Police Not Taking Chances Ahead of Obama’s Arrival
Arientha Primanita & Zaky Pawas
Intelligence operations will be stepped up across the Greater Jakarta area in anticipation of security disturbances during US President Barack Obama’s visit to Jakarta on March 20, particularly after Tuesday’s terror raids in South Tangerang, police said on Wednesday.
Law-enforcement officials also said they would also be curtailing protests.
“We’re taking no chances. We won’t stop people from protesting during Obama’s visit because it’s their constitutional right. However, demonstrations, particularly the size of them, will be limited,” said Sr. Comr. Irlan, the Jakarta Police’s director of intelligence services, after meeting with Jakarta Governor Fauzi Bowo on Wednesday.
Irlan said that protest restrictions would include “secured” rally locations set up by police. “The distance from where they are protesting will taken into account. Protestors can still express their opinions but if they go overboard and enter restricted areas, we will take action,” he said. Of the 130 protests held over the last month, only three were related to Obama’s visit, Irlan said.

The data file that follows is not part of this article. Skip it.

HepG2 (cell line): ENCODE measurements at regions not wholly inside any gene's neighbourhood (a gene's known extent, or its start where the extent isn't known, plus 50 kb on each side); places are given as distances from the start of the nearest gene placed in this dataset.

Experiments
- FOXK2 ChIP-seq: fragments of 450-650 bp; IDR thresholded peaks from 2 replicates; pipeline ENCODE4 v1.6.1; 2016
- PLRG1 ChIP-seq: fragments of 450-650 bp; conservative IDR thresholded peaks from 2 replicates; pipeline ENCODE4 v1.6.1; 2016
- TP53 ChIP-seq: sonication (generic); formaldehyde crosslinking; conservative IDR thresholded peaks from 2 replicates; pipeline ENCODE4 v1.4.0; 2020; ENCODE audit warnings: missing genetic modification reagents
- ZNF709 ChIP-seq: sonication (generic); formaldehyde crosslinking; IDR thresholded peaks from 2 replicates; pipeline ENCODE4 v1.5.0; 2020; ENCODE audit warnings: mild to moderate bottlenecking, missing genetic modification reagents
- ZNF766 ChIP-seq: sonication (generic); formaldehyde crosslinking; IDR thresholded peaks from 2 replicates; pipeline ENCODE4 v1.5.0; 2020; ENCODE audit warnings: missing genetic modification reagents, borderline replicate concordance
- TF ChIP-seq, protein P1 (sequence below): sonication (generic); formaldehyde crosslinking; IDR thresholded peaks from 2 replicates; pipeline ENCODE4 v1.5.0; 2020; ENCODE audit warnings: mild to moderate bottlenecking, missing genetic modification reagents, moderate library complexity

His statement comes a day after police gunned down three suspected terrorists, including one believed to be top fugitive Dulmatin, a bomb-making specialist thought to have masterminded the 2002 Bali bombings.
The National Police said on Wednesday that they had seized three detonators for remote-controlled bombs at an Internet cafe on Jakarta’s outskirts where the man believed to be Dulmatin was killed.
Separately, Noor Huda Ismail, an expert on extremism, told Agence France-Presse that Obama’s planned visit this month had given new impetus to the terror raids.
“The most important and powerful leader in the world is coming to Indonesia, so the authorities have to tame any possible attack by jihadists,” Ismail said.
But Jakarta Police spokesman Sr. Comr. Boy Rafli Amar said he did not believe that the recent operations against terror networks were carried out because of the Obama visit.
“The context is the country’s security, nothing else,” Boy said.